Saint Maud is one of those films that will confound you and disturb you while you’re watching, and then haunt you before you even have time to get cocky enough to congratulate yourself for surviving. It is not the kind of horror film that’s going to frighten you. There are no cheap jump scares, no triggering gore. It is simply chilling.
Maud (Morfydd Clark) is a fervently if newly pious woman whose belief bleeds into her work as a hospice nurse. New client Amanda (Jessica Ehle) is a former dancer currently dying of cancer. For the most part they get along but visits from Amanda’s lover Carol have Maud fearing for Amanda’s very soul (which is a matter of some urgency, if it’s not too crude to say). Maud has only recently turned devout (some trauma is vaguely hinted at), and is now of the certain belief that humanity is amoral, lustful, and terribly wicked and needs very badly to be saved. And since God has ever so kindly and every so explicitly told her that He has very special plans for her, Maud connects the dots and finds that perhaps she is meant to be its saviour.
What’s the difference between religious fanaticism and mental illness? Maud’s zealotry is depicted as a compulsion, indeed an obsession. She feels it necessary and right, but there is a gulf between what she believes and what others believe – Amanda specifically, though clearly not solely. However, writer-director Rose Glass leaves a little wiggle room for doubt. Is it possible, is it just the slightest bit possible that God really is speaking to Maud?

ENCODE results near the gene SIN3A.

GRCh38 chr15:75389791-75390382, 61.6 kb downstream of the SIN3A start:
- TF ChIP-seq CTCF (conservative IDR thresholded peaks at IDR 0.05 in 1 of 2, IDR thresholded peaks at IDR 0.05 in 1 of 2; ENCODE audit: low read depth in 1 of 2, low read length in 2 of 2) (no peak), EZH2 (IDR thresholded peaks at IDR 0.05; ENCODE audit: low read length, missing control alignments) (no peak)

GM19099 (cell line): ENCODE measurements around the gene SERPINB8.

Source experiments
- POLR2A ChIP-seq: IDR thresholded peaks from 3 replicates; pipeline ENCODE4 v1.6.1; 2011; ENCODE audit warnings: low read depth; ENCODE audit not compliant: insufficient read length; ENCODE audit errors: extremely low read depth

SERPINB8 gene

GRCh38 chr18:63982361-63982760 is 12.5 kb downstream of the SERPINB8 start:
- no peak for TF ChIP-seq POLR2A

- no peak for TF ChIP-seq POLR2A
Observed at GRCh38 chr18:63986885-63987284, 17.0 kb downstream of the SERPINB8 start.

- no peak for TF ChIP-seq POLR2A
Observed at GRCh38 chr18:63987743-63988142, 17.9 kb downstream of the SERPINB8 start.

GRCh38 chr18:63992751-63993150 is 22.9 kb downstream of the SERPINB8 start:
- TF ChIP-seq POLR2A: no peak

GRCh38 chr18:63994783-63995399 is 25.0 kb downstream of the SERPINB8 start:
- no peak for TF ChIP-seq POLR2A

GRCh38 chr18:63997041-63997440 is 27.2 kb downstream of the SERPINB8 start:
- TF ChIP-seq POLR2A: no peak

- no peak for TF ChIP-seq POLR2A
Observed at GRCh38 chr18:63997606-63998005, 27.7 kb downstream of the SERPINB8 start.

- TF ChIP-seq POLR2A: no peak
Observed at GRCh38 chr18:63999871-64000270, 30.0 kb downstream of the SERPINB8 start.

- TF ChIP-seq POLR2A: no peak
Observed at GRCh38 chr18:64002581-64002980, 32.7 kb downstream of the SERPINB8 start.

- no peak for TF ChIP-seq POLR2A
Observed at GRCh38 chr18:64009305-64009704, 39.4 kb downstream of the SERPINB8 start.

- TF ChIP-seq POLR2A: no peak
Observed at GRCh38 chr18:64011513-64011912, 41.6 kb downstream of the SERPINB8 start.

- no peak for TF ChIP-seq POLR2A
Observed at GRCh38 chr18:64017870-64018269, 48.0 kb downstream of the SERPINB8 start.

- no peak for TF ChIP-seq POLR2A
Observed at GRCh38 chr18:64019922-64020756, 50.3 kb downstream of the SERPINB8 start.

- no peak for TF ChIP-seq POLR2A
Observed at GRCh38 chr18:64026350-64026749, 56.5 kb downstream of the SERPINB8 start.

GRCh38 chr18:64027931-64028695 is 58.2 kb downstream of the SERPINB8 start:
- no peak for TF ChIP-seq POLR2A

Part horror, part psychological thriller, part character-driven drama, Saint Maud can be read in a variety of ways and this expert ambiguity is the film’s coup de grace. Glass has the temerity to respect Maud either way; this dignity, this refusal to dismiss her, is bold and singular. Whether miracle or mental breakdown, Maud is entitled to compassion, which makes Glass’s film all the more deliciously vexatious.
Clark gives a stunning, visceral performance. The story is told almost entirely from her perspective, so where one might see delusion or psychosis, Maud sees only signs from her God, and burning bushes. It’s convincing and disorienting yet Glass always plays it both ways, like that picture of the animal that’s either a rabbit or a duck, depending on how you’re looking at it at any given time. While the intention may be shrouded, Saint Maud is still a deeply satisfying not to mention profoundly atmospheric piece of cinema that’s either supernatural or a psychotic break, and I don’t even care which. It is fascinating, carefully crafted, thematically complex, and fantastically unsettling.
Saint Maud will be available digitally and on demand in North America February 12 2021.